Frankreich im 21. Jahrhundert. Luftschlacht
France in 2000 year (XXI century). France, paper card by Jean-Marc Côté.
Русский: Карточка серии "Франция в 2000 году".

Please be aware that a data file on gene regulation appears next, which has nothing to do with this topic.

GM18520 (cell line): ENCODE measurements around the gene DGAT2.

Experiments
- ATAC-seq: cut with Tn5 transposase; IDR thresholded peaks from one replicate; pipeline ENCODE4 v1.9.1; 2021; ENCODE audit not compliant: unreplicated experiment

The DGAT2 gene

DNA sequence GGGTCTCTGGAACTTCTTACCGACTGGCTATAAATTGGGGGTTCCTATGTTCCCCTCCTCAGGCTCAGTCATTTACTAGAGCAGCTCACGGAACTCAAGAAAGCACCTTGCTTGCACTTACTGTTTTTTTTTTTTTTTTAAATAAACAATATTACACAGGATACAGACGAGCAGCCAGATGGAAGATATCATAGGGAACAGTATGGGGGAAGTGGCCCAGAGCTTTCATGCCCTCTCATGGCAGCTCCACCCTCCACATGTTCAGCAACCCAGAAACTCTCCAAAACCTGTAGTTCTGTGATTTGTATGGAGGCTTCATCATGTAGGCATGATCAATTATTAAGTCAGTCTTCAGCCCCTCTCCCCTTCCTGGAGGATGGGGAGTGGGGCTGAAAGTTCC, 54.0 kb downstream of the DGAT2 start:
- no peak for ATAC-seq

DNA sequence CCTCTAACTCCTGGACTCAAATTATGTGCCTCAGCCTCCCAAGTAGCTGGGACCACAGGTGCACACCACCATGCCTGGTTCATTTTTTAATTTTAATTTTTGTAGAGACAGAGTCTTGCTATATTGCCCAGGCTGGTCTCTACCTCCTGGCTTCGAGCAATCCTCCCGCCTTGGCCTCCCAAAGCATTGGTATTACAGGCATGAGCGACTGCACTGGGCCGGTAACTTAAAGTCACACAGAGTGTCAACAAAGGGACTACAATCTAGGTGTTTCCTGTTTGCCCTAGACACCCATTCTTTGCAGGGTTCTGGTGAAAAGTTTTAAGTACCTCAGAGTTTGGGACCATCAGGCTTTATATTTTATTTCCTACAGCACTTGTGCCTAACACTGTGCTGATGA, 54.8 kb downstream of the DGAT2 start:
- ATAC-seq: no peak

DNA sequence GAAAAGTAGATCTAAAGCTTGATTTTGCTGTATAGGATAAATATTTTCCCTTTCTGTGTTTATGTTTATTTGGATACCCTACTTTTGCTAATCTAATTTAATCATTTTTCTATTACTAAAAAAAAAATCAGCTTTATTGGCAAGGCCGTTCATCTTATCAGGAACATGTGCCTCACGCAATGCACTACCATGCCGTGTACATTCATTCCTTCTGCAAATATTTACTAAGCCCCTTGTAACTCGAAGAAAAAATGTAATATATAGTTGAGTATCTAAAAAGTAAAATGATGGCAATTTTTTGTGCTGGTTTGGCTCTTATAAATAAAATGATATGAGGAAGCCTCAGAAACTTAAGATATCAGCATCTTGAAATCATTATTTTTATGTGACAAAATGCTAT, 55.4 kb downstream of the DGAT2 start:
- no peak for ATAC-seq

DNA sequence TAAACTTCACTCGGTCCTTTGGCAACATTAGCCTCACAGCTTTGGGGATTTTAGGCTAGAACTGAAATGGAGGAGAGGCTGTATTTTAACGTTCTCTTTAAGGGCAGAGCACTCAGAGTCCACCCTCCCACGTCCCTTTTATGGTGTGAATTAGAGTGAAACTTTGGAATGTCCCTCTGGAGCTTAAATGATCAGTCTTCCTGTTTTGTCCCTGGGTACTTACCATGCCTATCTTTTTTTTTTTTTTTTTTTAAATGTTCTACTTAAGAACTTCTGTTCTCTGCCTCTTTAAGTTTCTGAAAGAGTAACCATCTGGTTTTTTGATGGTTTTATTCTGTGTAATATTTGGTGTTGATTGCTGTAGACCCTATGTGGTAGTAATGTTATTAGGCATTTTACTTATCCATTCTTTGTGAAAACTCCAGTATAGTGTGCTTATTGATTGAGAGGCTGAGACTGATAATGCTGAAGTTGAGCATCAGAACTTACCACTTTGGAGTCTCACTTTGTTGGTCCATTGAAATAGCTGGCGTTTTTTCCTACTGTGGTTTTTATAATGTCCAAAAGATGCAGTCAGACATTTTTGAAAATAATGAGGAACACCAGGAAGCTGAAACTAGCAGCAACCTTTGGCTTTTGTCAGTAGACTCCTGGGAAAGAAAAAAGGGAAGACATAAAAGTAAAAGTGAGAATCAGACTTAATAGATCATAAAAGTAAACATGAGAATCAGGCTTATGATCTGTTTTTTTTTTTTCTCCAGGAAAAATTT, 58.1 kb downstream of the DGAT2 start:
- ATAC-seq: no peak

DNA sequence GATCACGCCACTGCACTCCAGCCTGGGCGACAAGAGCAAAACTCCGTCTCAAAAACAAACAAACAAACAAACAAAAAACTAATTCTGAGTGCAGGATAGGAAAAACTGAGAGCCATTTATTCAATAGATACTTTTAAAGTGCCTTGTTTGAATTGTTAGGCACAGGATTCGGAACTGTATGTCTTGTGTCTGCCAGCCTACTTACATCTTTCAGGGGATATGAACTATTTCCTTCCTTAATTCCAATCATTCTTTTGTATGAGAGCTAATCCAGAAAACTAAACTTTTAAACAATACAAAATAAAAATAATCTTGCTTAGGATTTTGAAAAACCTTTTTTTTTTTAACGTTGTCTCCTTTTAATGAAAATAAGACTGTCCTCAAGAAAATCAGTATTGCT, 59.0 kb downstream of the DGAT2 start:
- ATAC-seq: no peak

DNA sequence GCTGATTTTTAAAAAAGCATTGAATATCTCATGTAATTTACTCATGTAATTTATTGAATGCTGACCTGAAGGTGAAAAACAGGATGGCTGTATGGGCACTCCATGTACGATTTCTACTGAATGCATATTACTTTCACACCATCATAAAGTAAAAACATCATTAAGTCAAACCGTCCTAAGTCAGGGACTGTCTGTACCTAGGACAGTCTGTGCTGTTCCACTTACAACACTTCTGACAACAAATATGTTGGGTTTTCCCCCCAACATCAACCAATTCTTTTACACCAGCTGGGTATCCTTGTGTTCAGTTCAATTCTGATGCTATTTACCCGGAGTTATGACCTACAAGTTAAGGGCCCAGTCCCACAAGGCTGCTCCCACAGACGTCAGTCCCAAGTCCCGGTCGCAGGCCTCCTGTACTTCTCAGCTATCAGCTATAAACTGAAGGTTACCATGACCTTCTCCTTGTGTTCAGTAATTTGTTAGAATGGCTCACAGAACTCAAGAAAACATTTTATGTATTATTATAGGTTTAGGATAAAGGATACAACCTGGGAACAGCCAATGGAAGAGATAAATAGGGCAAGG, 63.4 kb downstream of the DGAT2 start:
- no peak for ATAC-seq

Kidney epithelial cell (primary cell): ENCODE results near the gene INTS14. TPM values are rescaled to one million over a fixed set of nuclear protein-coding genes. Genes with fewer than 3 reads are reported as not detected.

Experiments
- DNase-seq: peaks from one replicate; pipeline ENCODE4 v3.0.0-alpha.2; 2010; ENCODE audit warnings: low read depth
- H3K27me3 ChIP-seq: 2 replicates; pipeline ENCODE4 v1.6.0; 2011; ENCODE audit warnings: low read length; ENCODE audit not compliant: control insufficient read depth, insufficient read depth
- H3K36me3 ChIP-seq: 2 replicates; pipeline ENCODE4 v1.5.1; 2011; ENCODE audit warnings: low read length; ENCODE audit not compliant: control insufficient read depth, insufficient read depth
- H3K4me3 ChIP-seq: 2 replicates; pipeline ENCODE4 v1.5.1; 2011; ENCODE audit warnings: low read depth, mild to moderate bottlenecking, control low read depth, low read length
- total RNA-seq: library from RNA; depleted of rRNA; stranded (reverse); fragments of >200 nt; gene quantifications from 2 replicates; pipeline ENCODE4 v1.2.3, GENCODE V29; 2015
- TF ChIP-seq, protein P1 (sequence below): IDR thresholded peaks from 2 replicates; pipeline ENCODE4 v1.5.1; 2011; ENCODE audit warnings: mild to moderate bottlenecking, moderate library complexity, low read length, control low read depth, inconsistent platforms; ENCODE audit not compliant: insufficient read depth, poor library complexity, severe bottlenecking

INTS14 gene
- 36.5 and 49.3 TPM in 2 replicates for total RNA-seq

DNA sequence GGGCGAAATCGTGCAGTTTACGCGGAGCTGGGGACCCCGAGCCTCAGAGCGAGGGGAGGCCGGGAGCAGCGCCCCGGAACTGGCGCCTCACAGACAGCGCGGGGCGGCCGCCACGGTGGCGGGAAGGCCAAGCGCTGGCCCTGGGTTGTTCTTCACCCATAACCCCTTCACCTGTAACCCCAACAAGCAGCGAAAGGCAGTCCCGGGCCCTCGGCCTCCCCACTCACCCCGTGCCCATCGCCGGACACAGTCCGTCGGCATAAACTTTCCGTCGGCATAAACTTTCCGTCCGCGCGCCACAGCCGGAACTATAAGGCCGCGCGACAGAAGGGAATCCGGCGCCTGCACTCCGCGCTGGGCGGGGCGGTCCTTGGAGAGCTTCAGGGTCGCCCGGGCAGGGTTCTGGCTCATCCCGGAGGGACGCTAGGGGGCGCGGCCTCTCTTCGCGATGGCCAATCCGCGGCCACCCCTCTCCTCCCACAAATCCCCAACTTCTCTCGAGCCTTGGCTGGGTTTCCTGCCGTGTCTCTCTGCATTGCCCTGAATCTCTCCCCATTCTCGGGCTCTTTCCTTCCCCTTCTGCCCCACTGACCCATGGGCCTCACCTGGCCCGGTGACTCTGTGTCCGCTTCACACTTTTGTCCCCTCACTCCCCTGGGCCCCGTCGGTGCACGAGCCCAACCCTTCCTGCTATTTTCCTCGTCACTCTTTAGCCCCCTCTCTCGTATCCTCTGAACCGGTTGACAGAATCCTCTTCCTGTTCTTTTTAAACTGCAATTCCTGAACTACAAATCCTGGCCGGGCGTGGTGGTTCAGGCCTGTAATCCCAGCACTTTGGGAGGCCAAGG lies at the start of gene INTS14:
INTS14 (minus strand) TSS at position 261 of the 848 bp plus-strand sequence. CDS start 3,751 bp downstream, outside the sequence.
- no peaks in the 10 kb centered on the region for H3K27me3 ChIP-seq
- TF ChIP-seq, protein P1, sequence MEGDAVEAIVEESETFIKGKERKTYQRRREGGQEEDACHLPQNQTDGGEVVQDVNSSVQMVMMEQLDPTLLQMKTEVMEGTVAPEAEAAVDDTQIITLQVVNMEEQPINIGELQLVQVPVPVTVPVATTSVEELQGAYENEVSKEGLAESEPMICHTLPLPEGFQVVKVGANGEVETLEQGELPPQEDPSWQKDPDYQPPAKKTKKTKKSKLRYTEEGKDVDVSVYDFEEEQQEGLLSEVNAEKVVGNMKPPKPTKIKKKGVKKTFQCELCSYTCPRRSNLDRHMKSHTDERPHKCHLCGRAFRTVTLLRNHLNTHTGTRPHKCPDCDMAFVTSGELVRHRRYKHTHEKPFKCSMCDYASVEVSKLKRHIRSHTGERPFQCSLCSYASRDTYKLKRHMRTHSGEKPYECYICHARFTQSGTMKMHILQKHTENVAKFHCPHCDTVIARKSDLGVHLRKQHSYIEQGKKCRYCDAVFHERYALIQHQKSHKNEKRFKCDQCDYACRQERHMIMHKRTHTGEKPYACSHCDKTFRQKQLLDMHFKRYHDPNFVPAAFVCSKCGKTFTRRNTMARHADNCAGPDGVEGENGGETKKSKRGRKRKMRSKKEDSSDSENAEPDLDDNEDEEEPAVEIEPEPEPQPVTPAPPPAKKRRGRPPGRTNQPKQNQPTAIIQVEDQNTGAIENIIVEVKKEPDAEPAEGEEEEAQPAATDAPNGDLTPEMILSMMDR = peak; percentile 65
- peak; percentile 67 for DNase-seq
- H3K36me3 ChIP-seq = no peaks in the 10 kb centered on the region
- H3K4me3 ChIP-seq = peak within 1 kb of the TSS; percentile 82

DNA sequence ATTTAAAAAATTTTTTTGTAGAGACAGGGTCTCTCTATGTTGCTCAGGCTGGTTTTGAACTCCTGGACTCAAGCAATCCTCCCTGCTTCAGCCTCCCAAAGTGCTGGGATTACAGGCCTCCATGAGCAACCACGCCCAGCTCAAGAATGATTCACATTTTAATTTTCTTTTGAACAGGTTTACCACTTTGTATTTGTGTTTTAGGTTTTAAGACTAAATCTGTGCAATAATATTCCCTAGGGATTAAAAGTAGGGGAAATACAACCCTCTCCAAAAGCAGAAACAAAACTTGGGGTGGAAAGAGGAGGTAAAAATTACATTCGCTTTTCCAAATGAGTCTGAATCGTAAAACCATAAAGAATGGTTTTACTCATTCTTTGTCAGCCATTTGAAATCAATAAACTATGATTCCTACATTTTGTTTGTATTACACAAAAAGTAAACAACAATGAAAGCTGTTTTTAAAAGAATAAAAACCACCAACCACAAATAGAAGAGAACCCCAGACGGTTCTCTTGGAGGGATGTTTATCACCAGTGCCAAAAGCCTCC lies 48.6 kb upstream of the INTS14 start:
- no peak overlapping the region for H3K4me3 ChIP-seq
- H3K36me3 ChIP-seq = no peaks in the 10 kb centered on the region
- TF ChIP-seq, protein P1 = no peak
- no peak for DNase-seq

The futurism movement looked at how the imagined future would have looked like for people during and prior to the 1960s (think of it as us looking at people from the past, who are looking back at us, who are from the future, or our present moment). Retrofuturism, on the other hand, combines elements of the past and the future in a nostalgically idealized vision of what the future could have been. It is characterized by a fascination with futuristic technology and design from the past, often depicted in science fiction literature and art, and a desire to recreate or reimagine that vision in the present. Retrofuturism often includes elements of science fiction, nostalgia, and a sense of longing for a future that never came to pass. It can be seen in various forms of media, including literature, film, television, art, and design, and has had a significant influence on popular culture. The dubious origins of the term indicate that it was first used by Lloyd Dunn in 1983 as presented by the Fringe Art Magazine (1988 to 1993). Other indications mention it was also utilized by the author T.R. Hinchcliffe in his book titled, Retro-futurism (1967), which was published by Pelican Books. However, there are various sources that indicate the book does not exist and some sources provide evidence that it does.